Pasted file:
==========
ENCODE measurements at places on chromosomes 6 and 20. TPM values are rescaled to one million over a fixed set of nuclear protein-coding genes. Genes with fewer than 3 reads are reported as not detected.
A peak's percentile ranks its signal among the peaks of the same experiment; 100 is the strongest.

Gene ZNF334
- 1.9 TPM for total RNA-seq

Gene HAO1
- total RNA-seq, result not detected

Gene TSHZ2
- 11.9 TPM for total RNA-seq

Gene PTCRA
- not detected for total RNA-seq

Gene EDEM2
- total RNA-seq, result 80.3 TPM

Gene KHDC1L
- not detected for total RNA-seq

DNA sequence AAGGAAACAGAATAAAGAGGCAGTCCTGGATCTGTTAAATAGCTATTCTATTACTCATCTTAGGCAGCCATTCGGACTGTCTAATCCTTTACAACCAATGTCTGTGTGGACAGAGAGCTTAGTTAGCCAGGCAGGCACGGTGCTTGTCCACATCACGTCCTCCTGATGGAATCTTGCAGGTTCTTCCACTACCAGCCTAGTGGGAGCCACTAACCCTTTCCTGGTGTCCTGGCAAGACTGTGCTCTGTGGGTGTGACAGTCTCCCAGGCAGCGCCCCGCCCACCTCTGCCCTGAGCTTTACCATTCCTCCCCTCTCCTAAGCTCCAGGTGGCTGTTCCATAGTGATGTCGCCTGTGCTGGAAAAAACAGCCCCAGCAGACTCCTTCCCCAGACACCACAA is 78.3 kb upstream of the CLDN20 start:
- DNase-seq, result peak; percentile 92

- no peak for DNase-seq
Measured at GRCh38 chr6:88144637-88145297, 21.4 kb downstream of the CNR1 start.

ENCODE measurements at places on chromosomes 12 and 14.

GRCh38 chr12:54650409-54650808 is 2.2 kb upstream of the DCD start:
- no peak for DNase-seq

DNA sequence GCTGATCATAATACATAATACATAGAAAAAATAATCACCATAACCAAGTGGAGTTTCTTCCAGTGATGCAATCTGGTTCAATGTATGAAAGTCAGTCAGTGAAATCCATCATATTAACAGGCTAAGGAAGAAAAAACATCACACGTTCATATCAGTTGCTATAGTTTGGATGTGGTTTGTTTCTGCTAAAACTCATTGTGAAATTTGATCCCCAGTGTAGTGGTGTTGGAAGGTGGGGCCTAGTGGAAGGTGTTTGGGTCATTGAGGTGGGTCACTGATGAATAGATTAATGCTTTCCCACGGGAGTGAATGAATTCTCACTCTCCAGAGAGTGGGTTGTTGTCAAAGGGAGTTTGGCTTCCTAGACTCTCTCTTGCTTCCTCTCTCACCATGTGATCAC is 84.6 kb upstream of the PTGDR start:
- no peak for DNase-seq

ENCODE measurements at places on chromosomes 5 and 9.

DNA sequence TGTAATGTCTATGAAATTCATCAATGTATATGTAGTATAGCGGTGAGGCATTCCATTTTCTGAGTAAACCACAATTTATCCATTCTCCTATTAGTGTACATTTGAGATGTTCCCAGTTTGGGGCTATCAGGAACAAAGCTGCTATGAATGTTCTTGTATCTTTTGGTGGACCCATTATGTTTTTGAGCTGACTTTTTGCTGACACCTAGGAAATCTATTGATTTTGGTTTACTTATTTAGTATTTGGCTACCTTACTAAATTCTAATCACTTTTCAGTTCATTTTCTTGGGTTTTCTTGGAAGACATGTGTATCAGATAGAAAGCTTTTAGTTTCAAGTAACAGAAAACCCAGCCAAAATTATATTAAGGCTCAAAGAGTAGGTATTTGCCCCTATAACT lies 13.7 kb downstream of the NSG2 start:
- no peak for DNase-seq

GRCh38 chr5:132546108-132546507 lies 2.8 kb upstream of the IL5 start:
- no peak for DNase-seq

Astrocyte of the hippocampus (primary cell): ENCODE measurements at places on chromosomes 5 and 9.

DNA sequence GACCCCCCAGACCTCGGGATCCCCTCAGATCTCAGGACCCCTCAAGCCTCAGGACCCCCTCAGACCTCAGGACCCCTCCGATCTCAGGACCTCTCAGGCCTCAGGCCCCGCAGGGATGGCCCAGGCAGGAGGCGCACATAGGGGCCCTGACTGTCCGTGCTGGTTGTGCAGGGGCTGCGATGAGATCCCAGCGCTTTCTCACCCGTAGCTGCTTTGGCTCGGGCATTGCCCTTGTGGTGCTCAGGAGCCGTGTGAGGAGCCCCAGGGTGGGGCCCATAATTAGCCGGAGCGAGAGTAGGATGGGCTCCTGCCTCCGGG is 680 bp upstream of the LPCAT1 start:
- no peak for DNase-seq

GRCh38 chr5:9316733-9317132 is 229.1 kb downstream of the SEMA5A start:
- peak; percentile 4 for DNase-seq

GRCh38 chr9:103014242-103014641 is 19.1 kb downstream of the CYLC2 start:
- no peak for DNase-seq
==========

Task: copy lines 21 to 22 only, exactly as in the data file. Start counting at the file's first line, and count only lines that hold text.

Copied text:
- no peak for DNase-seq

DNA sequence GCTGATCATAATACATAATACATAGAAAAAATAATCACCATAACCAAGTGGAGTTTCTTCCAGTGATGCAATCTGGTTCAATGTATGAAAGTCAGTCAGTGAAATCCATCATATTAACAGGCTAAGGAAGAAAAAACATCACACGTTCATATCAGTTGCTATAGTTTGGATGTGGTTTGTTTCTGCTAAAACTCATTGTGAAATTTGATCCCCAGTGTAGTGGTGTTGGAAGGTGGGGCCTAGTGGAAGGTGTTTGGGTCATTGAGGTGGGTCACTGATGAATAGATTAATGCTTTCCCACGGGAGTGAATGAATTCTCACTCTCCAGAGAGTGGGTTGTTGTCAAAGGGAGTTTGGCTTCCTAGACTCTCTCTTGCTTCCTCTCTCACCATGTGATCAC is 84.6 kb upstream of the PTGDR start: